The Problem With “Special”

For most of my life, I was branded as “special.” That’s what happens when you have any kind of disability. (I’ve held off on writing about my learning disability on my blog for a number of reasons. The main reason is the issue of labeling and diagnosis. As an adult who has done a lot of research, I firmly believe I was misdiagnosed. I don’t deny that I’m wired differently and have places in my brain that just don’t click. But during my adult life, a few different psychologists verified that I was probably misdiagnosed. I may write more about that in another post. I haven’t decided yet.)

When you have any kind of disability, you typically get the label of “special needs” and people focus more on what you can’t do than what you can do, which, not surprisingly, can make you focus more on what you can’t do than what you can as you grow up. It’s like there’s this unspoken rule that you’re supposed to wear the “special needs” label proudly and aspire to become a motivational speaker.

I bought into it until I was well into my teens. I got it into my head that I was going to be a motivational speaker. What I couldn’t vocalize was that I ran with this idea because I didn’t think I was capable of anything else. I can’t blame one single person for this mindset. Parents, teachers, and society in general were all equally responsible. It’s what we’ve all been taught. It’s both nobody’s fault and everybody’s fault.

Then I watched this amazing TED talk by Stella Young, and she took all the words right out of my mouth. I want to share with you some specific ways in which the label of “special” has been damaging to me.

1.) It was dehumanizing. It’s not empowering to tell someone they can be a motivational speaker if you imply that they have to settle for that because they will never be a productive member of society otherwise.

2.) It gave me a completely inaccurate picture of my own abilities. It amazed my loved ones when I got my driver’s license, had several positive work experiences, and got married. Because it amazed them, it amazed me. Again, this is what we’ve all been taught is normal. Maybe it’s normal, but normal and healthy are not interchangeable.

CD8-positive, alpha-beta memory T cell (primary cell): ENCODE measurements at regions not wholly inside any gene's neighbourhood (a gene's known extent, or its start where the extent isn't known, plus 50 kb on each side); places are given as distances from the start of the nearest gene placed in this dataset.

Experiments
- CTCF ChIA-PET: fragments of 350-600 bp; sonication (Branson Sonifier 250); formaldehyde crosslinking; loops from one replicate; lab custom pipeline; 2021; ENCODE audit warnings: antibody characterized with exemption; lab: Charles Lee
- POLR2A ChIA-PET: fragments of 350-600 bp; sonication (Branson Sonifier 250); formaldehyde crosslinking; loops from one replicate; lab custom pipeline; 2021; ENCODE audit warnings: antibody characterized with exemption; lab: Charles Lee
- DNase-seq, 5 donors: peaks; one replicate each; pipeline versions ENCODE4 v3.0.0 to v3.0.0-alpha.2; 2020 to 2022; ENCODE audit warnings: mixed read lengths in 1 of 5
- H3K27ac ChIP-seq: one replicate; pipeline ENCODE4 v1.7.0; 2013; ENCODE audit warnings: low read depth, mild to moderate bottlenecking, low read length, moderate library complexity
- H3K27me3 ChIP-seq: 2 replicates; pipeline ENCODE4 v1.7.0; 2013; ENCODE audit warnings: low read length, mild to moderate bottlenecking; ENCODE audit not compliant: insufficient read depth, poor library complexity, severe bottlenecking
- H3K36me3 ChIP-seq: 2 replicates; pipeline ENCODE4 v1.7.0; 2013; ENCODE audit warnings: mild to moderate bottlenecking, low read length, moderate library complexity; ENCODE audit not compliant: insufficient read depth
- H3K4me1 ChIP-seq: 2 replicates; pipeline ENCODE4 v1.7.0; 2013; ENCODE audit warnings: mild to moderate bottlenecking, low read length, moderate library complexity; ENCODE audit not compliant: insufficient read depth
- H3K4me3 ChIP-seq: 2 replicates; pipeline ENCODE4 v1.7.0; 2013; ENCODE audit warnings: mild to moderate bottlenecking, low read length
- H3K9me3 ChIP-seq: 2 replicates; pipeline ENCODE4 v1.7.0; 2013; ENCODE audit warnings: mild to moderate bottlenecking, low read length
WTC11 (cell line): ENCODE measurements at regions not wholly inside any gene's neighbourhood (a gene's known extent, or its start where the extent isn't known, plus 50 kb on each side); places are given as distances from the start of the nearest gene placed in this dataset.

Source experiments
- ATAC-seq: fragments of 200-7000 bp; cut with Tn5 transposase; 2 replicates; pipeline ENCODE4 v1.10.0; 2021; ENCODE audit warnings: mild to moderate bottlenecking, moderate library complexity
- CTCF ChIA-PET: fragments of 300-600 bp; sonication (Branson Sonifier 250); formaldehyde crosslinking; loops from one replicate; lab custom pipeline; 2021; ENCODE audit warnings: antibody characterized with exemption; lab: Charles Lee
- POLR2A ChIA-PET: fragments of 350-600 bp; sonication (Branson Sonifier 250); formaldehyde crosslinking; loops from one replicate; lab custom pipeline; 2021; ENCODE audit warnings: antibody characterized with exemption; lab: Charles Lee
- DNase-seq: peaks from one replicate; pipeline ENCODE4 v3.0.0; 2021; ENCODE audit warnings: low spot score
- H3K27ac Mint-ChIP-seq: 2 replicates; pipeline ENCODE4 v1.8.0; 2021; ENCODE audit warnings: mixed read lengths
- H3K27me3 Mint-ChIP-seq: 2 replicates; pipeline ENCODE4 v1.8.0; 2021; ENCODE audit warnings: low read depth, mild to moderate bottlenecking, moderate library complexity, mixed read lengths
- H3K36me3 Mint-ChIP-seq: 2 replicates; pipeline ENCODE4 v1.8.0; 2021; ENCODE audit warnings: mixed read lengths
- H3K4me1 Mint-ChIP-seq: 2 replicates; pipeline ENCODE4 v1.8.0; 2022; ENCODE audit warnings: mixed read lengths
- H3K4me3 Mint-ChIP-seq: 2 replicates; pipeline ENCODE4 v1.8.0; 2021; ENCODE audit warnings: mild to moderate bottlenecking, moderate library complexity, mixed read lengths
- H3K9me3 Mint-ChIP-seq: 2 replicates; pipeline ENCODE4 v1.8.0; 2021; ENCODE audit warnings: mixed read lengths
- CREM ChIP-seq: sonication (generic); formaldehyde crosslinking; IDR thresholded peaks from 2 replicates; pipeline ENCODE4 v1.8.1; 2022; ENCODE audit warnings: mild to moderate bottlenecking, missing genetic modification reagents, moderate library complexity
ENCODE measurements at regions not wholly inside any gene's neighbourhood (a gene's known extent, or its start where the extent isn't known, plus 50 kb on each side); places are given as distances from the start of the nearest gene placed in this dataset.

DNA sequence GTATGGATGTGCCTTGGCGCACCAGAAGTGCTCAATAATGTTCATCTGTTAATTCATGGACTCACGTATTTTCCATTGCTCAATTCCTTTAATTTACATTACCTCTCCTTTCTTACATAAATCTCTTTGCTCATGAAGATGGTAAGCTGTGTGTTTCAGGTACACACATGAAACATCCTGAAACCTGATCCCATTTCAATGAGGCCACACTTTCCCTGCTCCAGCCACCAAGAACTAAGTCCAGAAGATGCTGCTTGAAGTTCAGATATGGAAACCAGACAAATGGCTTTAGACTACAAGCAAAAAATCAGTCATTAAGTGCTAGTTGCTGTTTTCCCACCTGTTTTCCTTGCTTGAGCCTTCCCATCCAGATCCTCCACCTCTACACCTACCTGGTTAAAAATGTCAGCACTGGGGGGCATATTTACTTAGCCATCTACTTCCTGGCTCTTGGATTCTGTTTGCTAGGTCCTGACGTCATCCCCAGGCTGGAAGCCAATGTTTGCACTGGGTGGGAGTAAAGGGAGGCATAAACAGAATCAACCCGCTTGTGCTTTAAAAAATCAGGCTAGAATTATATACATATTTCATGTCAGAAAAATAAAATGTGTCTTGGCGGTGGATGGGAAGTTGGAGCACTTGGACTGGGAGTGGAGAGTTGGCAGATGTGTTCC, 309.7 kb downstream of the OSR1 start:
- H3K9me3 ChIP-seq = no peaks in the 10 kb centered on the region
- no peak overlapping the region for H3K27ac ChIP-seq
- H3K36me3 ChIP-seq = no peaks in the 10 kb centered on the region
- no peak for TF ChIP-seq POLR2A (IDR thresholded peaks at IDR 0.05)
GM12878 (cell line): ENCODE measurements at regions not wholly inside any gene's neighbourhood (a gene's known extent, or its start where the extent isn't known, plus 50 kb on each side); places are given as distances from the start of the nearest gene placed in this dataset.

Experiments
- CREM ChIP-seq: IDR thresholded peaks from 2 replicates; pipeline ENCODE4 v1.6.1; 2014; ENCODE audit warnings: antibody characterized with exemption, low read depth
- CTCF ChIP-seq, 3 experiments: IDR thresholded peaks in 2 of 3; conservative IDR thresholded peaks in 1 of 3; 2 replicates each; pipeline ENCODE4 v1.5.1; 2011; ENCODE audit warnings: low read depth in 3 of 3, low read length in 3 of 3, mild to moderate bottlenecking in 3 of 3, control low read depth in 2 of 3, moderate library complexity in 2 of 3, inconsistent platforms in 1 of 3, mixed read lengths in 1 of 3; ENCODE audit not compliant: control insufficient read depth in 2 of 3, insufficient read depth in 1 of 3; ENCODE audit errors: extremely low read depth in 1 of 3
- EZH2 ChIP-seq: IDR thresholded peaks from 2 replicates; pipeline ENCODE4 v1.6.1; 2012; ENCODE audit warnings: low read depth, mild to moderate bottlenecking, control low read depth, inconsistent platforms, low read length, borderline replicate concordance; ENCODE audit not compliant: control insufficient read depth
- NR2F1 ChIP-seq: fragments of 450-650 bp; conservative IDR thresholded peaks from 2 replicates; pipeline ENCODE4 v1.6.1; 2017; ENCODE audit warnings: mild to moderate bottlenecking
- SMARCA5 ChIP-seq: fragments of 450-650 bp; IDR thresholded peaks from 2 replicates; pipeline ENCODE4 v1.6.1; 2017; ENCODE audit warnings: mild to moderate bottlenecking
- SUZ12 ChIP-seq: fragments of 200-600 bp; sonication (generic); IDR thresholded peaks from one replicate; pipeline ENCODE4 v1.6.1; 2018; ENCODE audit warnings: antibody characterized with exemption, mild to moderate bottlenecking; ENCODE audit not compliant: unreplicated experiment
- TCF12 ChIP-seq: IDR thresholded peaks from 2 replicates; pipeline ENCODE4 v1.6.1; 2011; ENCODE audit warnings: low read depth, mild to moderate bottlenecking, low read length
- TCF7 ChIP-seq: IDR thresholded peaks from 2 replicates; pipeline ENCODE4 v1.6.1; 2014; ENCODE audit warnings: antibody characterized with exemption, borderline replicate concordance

3.) Even though I was labeled as “special”, I was not valued. People with disabilities often lose their true identity to the “special needs” label. As someone who’s gone through the school system with a learning disability, I will tell you that teachers and case managers seldom see us as individuals. (The issue of misdiagnosis and inaccurately diagnosing various learning disabilities is a huge contributor to this problem, but that really deserves its own post.) We live in a world where people think reading a paragraph on a disability or condition is a substitute for getting to know someone. Yes, I’ve struggled royally in math and science. (I’m convinced the left portion of my brain is just not in there, to be honest!) Yes, bright light sometimes hurts my eyes. Yes, I get a bit agitated (ok, sometimes very agitated!) when my to-do list gets too long. You can read all those facts in any article or medical journal. But those sources will not tell you who I am. Those sources do not tell you that Kati is smart, funny, adores her husband, has way too many books, and knits way too much. Those are the things that make me who I am, and those are the things that were seriously under-valued when I was in school.

I’m referring to my learning disability in this post, but the “special needs” dilemma is not unique to learning disabilities. This was not an easy post to write and I’m sure people will have strong opinions about it, but that doesn’t make it any less important to share.


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